Martha Stewart Living Omnimedia (NYSE:MSO.DL) has had a tough last few years despite continued popularity for the Martha Stewart brand. The company has spent time restructuring its operations, due to changing media-consumption patterns, including cancelling its live-audience show and eliminating some of its niche publications.
In addition, Martha Stewart Living Omnimedia has made some mistakes, like the signing of a product-licensing arrangement with J.C. Penney (OTC:JCPN.Q) that didn't sit too well with existing licensee Macy's (NYSE:M), culminating in a high-profile court battle. However, with a recent mending of fences between the company and Macy's, is there potential upside for investors?
What's the value?
Martha Stewart Living Omnimedia's business has been on a downward slide over the past five years due to contraction in its publishing and broadcasting segments, the source of most of its revenue. While the company's premier publication, Martha Stewart Living, has maintained a subscriber base of more than 1 million, waning interest in its other niche publications led to their eventual demise, sharply curtailing the company's overall advertising and circulation revenue. On the bright side, though, Martha Stewart Living Omnimedia has souped up the content and capabilities of its online properties, which has led to greater traffic flow and growth in digital advertising revenue.
In fiscal year 2013, Martha Stewart Living Omnimedia's results have continued to be weak, evidenced by a 19.8% top-line decline that was primarily caused by double-digit drops in its publishing and broadcasting segments. While the company reported another operating loss during the period, its performance improved versus the prior-year period, thanks to a reduction in the size of its sales and marketing organization. More important, its net cash position has given it time to implement the changes that should hopefully lead to a profitable enterprise.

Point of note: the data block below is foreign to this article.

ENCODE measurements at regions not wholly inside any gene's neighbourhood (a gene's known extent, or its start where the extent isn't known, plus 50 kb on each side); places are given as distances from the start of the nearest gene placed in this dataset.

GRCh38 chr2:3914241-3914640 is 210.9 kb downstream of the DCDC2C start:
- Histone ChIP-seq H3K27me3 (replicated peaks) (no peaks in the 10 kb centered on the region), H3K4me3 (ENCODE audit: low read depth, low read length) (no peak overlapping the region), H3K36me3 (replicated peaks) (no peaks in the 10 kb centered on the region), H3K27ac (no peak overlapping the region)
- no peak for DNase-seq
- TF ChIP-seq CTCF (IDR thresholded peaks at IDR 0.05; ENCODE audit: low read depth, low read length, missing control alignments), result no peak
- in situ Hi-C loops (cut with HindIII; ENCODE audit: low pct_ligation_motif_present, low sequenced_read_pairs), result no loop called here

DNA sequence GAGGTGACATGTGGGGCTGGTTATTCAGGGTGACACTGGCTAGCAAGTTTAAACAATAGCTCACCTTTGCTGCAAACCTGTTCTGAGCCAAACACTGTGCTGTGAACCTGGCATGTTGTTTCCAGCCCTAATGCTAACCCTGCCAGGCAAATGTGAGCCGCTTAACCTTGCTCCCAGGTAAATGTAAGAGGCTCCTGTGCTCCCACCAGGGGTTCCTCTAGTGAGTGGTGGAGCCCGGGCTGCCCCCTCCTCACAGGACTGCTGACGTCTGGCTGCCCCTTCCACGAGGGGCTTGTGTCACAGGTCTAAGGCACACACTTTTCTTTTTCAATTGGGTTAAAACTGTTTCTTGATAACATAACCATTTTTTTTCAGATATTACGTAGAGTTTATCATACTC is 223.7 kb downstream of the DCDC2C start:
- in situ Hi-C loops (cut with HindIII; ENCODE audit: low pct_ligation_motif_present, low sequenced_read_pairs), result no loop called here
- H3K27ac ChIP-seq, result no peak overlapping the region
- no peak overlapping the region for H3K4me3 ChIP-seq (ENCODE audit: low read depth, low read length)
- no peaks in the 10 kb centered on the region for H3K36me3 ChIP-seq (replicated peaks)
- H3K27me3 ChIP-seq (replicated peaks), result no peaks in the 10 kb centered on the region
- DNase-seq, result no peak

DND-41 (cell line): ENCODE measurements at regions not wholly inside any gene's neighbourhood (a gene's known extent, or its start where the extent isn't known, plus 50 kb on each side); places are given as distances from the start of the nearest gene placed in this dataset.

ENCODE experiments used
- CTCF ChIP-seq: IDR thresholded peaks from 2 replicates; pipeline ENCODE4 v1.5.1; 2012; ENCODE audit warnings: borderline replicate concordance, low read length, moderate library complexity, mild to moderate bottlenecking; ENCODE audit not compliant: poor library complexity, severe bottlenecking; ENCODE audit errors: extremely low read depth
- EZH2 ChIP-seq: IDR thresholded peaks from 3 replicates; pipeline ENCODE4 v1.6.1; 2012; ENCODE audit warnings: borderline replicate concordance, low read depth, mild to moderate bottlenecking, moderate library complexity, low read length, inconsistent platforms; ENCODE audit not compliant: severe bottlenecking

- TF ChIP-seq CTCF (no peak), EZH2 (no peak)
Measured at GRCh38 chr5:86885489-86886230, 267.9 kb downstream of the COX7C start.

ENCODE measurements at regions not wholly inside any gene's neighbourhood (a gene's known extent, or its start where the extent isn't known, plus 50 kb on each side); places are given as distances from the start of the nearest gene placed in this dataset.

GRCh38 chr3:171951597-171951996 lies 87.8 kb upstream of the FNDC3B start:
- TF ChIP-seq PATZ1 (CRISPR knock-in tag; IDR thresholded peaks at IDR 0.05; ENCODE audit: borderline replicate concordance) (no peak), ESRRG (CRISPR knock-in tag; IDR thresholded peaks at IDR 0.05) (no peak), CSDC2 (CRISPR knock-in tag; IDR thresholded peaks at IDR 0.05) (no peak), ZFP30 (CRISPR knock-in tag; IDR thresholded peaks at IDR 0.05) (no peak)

Of course, a major part of Martha Stewart Living Omnimedia's future profit story and corresponding value proposition is its merchandising operations, currently accounting for roughly 37% of total sales. While the company has leveraged its brand with a number of licensed product partnerships, from paint sold at Home Depot to pet products sold at PetSmart, the housewares category is the company's forte, hence the rationale behind its gamble to expand market share in this area through its 2011 deal with J.C. Penney.
A bad idea in hindsight
In retrospect, the deal with J.C. Penney probably made little sense for Martha Stewart Living Omnimedia, given the diverging fortunes of J.C. Penney and its larger competitor. Macy's, for its part, has been a forward-thinking enterprise trying to capture incremental market share through initiatives like its localization and omnichannel strategies while maintaining financial flexibility with a solid balance sheet.
Macy's efforts have continued to produce financial dividends in FY 2013, including rising comparable-store sales and a 2.1% top-line increase. Despite a lack of opportunities to grow its overall store base, Macy's has used its various initiatives to create more productive stores, leading to an uptick in its operating profitability. While the positive results could have led to complacency, Macy's seems to recognize the need to maintain a favorable cost structure in light of competitive pressures, recently announcing restructuring actions including the closure of a select group of underperforming stores.
In contrast, J.C. Penney has spent most of FY 2013 in crisis mode after a disastrous and expensive makeover in 2012 that led to sharp sales declines and almost proved to be the company's undoing. J.C. Penney's reversion to its traditional promotional strategy and a focus on in-house private-label brands, orchestrated in early 2013, seems to be gathering strength, with the company reporting a 3.1% comparable-store sales gain for the recently completed holiday season. However, the company's continued operating losses and weak financial position, courtesy of large debt issuance in 2013, make its future anything but certain.
The bottom line
Martha Stewart Living Omnimedia has made some smart moves lately, including shrinking its publishing operations and limiting its relationship with J.C. Penney to certain nonoffending categories, a move that likely appeased key licensee Macy's. With little debt and a strong roster of major licensee partners, it is an intriguing bet for investors.